ACTIVITIES AT THE GRADUATE CENTER
Here is the list of seminars organized at the Graduate Center
weekly seminars bulletin (updated every Tuesday).
Here, you will find the conferences in nonlinear analysis we are organizing at the Graduate Center.
Nonlinear Group Study
This meeting aims to investigate nonlinear problems arising in Differential geometry and mathematical physics.
It gives graduates students the opportunity to be familiar with a wide range of open problems, and learn tools from the calculus of variations
to tackle some of these questions. Our meeting takes place
Nonlinear Analysis and PDEs
CUNY Graduate Center, 365 Fifth Avenue, NYC
Room 6496, 4:15pm--5:15pm
Goals of these seminars is to discuss techniques that are used nonlinear
problems arising in applied mathematics,physics or differential geometry.
These events are sponsored by the
Initiative for the Theoretical Sciences.
Those participating in the Nonlinear Analysis and PDE seminar may
also be interested in the Geometric Analysis Seminar
Tuesdays in the same room 6496 starting at 3pm.
SCHEDULE Spring 2019:
February 7, 2019
Xin Zhou, UCSB and IAS
Multiplicity One Conjecture in Min-max theory
I will present a recent proof of the Multiplicity One Conjecture in Min-max theory. This conjecture was raised by Marques and Neves. It says that in a closed manifold of dimension between 3 and 7 with a bumpy metric, the min-max minimal hypersurfaces associated with the volume spectrum introduced by Gromov, Guth, Marques-Neves are all two-sided and have multiplicity one. As direct corollaries, it implies the generalized Yau's conjecture for such manifolds with positive Ricci curvature, which says that there exist infinitely many pairwise non-isometric minimal hypersurfaces, and the Weighted Morse Index Bound Conjecture by Marques and Neves.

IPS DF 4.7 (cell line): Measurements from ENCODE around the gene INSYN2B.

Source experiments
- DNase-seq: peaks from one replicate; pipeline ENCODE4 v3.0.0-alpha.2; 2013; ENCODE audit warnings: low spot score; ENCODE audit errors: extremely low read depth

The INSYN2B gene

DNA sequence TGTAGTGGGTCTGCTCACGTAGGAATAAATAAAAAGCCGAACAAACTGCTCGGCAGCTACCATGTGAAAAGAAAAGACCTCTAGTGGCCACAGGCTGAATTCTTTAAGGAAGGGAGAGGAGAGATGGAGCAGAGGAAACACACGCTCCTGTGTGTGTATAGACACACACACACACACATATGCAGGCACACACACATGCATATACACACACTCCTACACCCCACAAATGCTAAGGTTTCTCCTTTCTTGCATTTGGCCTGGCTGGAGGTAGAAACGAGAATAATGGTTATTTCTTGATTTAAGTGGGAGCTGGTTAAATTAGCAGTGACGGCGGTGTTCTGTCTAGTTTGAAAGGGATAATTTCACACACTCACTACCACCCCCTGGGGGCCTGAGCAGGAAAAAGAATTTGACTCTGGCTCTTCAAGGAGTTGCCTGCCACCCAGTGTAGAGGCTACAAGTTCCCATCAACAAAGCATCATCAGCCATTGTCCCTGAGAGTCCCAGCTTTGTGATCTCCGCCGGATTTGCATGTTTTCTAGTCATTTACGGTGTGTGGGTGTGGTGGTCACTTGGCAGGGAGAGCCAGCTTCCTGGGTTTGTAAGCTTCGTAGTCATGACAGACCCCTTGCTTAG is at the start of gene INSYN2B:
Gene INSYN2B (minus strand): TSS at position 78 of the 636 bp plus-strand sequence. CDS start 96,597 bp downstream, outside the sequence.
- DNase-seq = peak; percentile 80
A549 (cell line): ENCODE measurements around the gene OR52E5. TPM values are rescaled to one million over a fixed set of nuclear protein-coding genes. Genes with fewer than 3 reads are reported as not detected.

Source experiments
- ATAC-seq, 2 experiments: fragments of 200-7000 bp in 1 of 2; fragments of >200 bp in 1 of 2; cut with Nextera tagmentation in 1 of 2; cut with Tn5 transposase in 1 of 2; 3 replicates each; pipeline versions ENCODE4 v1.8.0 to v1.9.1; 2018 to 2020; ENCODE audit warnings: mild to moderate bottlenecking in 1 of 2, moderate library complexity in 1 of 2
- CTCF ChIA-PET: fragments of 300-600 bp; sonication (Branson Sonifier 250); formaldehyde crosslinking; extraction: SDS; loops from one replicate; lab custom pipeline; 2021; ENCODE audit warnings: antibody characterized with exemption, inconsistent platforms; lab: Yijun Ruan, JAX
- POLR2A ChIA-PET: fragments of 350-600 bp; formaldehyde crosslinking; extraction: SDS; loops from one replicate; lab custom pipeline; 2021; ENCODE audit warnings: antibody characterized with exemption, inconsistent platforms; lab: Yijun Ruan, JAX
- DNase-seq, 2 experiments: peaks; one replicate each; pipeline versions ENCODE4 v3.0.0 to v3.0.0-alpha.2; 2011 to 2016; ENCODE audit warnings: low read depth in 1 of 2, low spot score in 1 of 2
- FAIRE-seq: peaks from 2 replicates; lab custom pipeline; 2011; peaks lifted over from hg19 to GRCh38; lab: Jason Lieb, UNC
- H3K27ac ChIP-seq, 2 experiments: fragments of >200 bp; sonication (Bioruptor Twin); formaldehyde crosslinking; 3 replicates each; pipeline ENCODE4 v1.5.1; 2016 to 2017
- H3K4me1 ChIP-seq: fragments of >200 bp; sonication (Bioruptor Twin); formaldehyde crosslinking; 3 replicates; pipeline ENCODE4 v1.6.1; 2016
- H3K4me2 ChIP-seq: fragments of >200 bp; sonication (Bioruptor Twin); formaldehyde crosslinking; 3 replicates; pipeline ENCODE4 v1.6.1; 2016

February 28, 2019
Vincent R. Martinez (CUNY Hunter)
Asymptotic enslavement in hydrodynamic equations and applications to data assimilation
In their 1967 seminal paper, Foias and Prodi captured a notion of finitely many degrees of freedom in the context of the two-dimensional (2D) incompressible Navier-Stokes equations (NSE). In particular, they proved that if a sufficiently large low-pass filter of the difference of two solutions converge to 0 asymptotically in time, then the corresponding high-pass filter of their difference must also converge to 0 in the long-time limit. In other words, the high modes are “eventually enslaved” by the low modes. One could thus define the number of degrees of freedom to be the smallest number of modes needed to guarantee this convergence for a given flow. This property has since led to several developments in the long-time behavior of solutions to the NSE, particularly to the mathematics of turbulence, but more recently to data assimilation. In this talk, we will give a survey of rigorous studies made for a certain approach to data assimilation that exploits this asymptotic coupling property as a feedback control. We will discuss these issues in the specific context of the 2D NSE, 2D surface quasi-geostrophic equation, as well recent joint work with N. Glatt-Holtz, A. Farhat, S. Macquarrie, and J.P. Whitehead on the 3D Boussinesq equation as it applies to mantle convection.
March 28, 2019
Mohameden Ahmedou, Giessen University (Germany)
Conical metrics of prescribed Gaussian and geodesic curvatures on compact surfaces
We consider the problem of finding conformal metrics with prescribed
Gauss curvature and zero geodesic curvature. This amounts to solve a
nonlinear Liouville equation under Neumann boundary condition and
hence enjoys a variational structure. Moreover it turns out that, as
far as the variational aspects are concerned, one has to distinguish
between the "resonant" and "non resonant" case depending on whether
or not the sum of the integrals of the Gauss curvature on the
surfaces and the integral of the geodesic curvature on the boundary
takes some explicit critical values. Indeed in the "non resonant" the
associated variational problem is compact, while it is non compact in
the resonant one.
Using a Morse theoretical approach, we prove some existence results